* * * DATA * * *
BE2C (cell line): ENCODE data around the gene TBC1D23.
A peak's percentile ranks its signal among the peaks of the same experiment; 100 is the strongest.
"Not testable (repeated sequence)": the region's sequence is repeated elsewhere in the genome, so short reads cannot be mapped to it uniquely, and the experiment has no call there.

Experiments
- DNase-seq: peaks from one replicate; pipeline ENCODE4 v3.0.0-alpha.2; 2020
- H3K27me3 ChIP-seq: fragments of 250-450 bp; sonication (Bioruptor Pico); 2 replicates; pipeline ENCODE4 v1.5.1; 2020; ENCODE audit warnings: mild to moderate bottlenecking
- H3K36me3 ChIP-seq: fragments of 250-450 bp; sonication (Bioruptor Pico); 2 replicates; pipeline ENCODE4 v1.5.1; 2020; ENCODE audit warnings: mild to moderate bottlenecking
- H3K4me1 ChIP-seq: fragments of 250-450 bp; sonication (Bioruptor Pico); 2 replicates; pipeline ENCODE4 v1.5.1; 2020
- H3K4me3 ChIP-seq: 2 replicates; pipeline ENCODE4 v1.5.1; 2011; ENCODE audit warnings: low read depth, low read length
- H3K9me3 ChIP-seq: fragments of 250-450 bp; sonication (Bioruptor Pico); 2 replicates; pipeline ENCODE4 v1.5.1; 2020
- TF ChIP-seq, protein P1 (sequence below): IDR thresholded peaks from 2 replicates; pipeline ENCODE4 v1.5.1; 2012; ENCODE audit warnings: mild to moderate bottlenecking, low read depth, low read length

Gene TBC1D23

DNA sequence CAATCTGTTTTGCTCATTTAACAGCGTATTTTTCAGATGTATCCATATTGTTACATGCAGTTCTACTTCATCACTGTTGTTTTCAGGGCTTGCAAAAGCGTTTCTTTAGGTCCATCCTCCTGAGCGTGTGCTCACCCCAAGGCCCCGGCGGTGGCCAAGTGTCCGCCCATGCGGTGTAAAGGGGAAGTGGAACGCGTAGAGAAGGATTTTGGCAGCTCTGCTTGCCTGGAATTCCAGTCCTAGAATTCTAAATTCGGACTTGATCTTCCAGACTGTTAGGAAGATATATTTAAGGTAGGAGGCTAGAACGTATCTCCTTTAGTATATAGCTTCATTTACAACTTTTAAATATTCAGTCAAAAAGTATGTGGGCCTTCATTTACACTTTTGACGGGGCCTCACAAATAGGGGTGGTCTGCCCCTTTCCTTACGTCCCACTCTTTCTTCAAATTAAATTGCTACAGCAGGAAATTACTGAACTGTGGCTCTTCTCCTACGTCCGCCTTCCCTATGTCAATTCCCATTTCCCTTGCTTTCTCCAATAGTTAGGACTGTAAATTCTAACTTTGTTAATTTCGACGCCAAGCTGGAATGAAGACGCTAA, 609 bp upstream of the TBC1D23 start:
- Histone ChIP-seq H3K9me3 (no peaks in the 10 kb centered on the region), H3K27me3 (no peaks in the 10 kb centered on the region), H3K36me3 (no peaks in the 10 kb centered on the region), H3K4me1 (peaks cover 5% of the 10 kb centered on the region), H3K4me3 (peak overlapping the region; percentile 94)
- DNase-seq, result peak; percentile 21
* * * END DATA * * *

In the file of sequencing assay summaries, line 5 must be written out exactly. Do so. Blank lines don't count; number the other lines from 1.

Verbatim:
- DNase-seq: peaks from one replicate; pipeline ENCODE4 v3.0.0-alpha.2; 2020